Is Your Rabbit Too Fat? Let’s Find Out!

Weight is a big concern here in our world today, especially with the animals that we have. We want them to be with us for as long as possible, so we need to make sure that we have our animals at the weight that they’re supposed to be at.

You can tell if your rabbit is too fat by touch and feel. When it requires effort to feel your rabbit’s ribs and its backside is round or convex, your rabbit is too fat. When you feel your rabbit’s ribs it should feel like grabbing a bag of pens and their backside should be flat.

This article provides many different insights into check if your rabbit is healthy. It is important to know as an owner exactly how to keep your rabbit from being too fat.

How Your Rabbit Should Look and Feel

Just looking at a rabbit to see if it is good or not for their weight won’t cut it. Like dogs, rabbits vary in a variety of shapes and sizes. So, you have to frequently touch and feel your rabbit.

When your rabbit is too thin, you can feel its backbone stick up in a ridge. If it takes effort to even feel their ribs, they’re too thin. You want the in-between. You want it to be where when you feel the ribs, they’re easy to feel but have rounded edges. It’ll feel like how it would feel to pick up a bag of pens.

It is recommended to try picking up a bag of pens before you feel your rabbit’s ribs, just to make sure they feel right.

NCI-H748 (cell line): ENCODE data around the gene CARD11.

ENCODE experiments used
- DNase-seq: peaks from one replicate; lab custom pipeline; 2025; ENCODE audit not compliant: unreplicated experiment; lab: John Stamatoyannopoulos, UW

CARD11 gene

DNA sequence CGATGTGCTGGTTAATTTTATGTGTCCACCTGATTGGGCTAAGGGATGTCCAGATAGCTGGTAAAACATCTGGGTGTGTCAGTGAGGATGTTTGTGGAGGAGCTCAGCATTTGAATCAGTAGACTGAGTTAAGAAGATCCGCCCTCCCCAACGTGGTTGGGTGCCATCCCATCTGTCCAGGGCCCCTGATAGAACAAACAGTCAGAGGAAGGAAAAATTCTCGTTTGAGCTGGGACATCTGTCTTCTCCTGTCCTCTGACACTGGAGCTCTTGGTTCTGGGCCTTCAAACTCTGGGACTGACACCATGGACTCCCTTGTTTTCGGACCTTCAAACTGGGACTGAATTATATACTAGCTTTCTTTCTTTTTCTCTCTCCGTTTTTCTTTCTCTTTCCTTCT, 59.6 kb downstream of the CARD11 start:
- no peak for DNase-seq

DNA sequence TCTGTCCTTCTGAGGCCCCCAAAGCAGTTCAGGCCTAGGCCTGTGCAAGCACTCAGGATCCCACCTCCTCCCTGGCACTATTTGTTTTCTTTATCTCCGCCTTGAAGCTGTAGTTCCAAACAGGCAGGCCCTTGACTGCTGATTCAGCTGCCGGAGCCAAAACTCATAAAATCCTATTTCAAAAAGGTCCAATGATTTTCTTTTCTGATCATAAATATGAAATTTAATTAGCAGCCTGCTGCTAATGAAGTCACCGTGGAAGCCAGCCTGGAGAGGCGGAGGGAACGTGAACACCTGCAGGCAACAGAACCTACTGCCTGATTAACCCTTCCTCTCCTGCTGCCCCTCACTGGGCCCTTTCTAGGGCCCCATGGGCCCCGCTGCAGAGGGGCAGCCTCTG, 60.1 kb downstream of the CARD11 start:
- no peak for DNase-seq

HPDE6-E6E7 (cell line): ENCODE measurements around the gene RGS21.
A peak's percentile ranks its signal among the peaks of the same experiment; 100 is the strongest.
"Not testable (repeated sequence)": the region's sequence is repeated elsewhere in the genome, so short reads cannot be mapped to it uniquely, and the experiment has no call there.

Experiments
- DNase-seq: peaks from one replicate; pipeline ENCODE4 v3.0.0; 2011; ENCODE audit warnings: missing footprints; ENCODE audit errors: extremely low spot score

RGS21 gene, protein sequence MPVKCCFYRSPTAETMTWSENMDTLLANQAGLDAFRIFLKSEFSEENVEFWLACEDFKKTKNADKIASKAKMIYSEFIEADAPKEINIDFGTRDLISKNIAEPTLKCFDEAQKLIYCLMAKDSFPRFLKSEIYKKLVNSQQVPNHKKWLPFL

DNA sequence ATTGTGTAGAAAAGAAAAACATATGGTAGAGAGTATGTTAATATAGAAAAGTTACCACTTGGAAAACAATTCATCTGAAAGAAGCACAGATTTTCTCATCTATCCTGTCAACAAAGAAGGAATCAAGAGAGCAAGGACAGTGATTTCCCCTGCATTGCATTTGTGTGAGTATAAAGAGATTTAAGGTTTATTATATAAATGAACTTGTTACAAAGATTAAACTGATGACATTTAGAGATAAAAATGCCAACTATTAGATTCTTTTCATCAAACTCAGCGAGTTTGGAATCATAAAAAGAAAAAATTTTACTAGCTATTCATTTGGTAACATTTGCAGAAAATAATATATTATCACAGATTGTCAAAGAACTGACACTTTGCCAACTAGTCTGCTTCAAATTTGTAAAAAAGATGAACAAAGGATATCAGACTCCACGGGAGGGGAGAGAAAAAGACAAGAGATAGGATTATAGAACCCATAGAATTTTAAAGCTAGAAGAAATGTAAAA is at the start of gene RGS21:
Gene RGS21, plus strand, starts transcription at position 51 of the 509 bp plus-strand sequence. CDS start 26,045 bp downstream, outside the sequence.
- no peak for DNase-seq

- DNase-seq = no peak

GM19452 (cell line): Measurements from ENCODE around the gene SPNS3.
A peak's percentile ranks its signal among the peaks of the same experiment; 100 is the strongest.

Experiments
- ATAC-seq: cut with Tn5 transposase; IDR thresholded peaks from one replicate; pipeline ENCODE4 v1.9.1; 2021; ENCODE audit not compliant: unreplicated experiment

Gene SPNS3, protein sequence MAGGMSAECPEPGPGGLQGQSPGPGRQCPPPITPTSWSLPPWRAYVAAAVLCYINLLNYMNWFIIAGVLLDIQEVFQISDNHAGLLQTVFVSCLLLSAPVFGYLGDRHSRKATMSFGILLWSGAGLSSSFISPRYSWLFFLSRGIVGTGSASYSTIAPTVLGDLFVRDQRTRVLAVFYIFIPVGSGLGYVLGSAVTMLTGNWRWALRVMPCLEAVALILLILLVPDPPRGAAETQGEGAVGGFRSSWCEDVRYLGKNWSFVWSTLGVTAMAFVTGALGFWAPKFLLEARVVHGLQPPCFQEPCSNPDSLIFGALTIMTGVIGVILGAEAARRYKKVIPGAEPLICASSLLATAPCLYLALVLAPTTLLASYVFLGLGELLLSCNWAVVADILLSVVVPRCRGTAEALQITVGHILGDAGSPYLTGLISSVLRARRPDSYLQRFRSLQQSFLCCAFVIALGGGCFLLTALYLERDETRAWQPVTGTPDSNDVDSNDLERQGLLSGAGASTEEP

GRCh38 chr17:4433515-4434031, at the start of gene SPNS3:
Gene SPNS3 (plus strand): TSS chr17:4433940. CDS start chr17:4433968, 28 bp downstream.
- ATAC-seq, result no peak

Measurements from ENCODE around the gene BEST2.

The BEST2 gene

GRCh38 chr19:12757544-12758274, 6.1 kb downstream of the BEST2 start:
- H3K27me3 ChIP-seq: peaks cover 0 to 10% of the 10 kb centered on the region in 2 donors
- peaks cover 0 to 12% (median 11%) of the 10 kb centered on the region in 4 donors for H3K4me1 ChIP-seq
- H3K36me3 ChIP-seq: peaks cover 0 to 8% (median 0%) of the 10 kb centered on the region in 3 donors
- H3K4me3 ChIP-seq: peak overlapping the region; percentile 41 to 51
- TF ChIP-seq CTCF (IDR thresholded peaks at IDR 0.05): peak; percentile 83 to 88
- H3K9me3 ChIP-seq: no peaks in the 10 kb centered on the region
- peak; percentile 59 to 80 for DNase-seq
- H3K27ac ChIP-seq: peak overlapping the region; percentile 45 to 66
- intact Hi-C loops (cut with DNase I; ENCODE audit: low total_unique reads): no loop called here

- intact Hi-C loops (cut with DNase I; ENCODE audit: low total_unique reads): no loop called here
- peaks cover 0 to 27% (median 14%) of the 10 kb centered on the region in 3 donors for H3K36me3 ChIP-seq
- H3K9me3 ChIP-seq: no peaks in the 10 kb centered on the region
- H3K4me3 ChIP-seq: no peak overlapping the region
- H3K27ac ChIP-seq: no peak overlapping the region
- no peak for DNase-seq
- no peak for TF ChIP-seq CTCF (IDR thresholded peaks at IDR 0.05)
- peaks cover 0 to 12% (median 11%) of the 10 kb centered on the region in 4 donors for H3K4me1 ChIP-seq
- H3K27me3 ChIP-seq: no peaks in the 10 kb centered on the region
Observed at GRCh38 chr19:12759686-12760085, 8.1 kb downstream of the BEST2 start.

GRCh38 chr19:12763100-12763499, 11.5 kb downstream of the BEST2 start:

The backside of the rabbit is a big indicator as well. When the rabbit’s backside is curved in, your rabbit is too thin. You want your rabbit’s backside to look flat, with not too much fluff on it. When the backside is rounded or bulging out, it means that your rabbit is overweight.

Make sure to examine your rabbit frequently as well as actively monitor its weight. Do this so that you are constantly engaged and informed with how your rabbit is doing and have a good idea of where your rabbit’s health is at. If you want a good place to start and find out how big your rabbit may get based on its breed, see my rabbit growth chart here.

Weighing Your Rabbit

When weighing your rabbit you have options to help you depending on your individual circumstance.

Kitchen Scales

When using kitchen scales, you need to make sure that it’s big enough for your rabbit to comfortably be able to be weighed on. Also, ensure that you set the scales back to zero to make sure that you get an accurate reading for the weight.

Hanging Scales

This one can be a little bit more difficult to pull off. It would require the rabbit to be comfortable enough to hop into and hang in a cloth shopping bag. If you don’t feel like this would work for you and your rabbit, DO NOT attempt it. But, if it would be no problem, go for it!

Bathroom Scales

This one requires you to do a little bit of math, so if you aren’t about that I would advise you not to do it. However, if you’re okay with doing a little math, all you need is your bathroom scale and a box. Put the empty box on the scale to see how much it weighs and record it. Then keep the box on the scale and set your rabbit in it and record the weight. To finish it off, subtract the first weight from the second weight and you’re all good!